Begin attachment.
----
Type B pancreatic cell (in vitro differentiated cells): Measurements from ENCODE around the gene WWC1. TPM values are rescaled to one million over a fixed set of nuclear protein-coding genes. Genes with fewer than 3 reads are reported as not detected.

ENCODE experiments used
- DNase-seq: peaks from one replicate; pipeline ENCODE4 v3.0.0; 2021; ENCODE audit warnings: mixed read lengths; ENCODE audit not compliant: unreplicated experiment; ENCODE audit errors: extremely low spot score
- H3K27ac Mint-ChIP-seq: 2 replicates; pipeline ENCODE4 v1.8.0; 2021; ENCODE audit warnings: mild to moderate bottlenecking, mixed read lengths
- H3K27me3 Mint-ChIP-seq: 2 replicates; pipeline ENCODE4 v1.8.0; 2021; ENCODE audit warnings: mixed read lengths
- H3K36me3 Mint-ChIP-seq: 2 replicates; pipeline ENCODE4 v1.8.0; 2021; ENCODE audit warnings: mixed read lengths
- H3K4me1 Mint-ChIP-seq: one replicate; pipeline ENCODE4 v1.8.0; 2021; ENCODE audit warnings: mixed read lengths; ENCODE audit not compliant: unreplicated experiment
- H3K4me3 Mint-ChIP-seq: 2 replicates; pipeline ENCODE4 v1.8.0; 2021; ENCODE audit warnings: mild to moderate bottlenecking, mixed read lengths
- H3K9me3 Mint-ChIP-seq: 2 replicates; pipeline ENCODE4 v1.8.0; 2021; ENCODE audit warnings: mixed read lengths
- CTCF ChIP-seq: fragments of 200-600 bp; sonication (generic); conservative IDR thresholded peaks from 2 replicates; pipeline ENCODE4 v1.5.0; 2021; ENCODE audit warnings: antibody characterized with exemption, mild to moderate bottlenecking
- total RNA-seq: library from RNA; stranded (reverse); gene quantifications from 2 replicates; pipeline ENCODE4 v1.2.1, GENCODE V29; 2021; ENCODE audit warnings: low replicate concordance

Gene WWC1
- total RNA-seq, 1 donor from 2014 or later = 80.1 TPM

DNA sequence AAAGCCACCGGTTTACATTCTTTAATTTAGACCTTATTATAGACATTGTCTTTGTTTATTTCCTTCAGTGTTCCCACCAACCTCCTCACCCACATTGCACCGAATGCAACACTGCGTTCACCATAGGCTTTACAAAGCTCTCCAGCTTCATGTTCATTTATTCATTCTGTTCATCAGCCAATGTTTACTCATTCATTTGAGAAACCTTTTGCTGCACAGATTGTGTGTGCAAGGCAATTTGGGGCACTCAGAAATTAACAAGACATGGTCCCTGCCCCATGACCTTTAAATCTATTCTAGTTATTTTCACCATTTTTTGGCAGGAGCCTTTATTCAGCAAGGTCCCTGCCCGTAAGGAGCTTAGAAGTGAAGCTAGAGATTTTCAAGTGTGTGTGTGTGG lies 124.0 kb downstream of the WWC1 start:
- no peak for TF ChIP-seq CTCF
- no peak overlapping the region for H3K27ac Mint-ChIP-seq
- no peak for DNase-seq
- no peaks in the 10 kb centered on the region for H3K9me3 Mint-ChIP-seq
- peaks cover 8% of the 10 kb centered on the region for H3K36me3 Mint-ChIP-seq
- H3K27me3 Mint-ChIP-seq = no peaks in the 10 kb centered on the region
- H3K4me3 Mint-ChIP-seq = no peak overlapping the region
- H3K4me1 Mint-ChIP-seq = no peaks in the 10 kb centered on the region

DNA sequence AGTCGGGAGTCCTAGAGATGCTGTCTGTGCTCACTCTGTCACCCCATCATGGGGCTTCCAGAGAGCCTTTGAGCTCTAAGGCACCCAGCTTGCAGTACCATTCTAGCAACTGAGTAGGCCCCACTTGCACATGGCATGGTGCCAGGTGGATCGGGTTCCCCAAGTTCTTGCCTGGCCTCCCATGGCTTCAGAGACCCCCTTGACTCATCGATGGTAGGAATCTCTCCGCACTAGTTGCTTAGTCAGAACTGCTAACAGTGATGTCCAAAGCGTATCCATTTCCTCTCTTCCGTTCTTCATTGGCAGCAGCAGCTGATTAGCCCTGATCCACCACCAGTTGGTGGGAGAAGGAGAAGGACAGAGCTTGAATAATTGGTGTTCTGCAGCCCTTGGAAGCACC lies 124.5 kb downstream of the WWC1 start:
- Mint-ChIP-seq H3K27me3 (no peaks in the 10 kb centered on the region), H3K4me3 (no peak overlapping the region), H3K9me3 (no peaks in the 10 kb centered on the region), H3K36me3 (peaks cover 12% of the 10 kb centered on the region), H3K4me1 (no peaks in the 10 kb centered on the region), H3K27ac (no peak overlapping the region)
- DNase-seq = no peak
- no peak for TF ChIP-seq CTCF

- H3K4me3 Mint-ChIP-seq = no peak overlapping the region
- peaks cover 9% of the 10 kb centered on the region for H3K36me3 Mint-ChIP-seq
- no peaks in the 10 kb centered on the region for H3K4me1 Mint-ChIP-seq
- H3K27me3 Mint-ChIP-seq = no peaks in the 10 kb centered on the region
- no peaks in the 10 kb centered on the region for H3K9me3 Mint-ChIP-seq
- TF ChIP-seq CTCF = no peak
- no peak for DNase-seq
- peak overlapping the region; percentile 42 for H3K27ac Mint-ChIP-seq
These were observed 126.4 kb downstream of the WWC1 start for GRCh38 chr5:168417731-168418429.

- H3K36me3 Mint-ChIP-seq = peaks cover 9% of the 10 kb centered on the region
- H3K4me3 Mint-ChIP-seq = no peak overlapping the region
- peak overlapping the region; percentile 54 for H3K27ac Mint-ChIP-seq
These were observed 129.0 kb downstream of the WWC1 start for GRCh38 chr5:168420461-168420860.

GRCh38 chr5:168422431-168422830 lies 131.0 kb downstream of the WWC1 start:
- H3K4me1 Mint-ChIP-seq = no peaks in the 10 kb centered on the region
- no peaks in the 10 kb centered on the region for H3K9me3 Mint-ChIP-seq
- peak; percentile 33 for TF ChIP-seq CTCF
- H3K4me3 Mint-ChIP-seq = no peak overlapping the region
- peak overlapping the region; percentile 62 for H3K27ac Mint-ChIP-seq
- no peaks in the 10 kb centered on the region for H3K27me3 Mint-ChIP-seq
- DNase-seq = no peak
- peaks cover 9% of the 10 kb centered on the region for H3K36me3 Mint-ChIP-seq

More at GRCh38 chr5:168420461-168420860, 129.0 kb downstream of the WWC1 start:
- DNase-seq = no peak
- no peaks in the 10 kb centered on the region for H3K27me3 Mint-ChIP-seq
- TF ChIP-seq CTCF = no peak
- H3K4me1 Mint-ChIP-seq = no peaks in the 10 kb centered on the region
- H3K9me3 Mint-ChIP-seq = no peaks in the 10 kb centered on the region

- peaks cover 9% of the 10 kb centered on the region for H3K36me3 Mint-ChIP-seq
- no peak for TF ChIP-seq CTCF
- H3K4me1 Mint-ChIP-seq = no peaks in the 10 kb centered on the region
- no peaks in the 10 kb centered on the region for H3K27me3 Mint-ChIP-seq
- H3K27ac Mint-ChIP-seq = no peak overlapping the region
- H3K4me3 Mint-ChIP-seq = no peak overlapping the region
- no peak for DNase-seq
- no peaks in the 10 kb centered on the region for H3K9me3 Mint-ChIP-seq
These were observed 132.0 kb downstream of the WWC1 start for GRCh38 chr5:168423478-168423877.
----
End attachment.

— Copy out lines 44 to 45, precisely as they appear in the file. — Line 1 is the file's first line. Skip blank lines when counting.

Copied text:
- H3K4me3 Mint-ChIP-seq = no peak overlapping the region
- peak overlapping the region; percentile 62 for H3K27ac Mint-ChIP-seq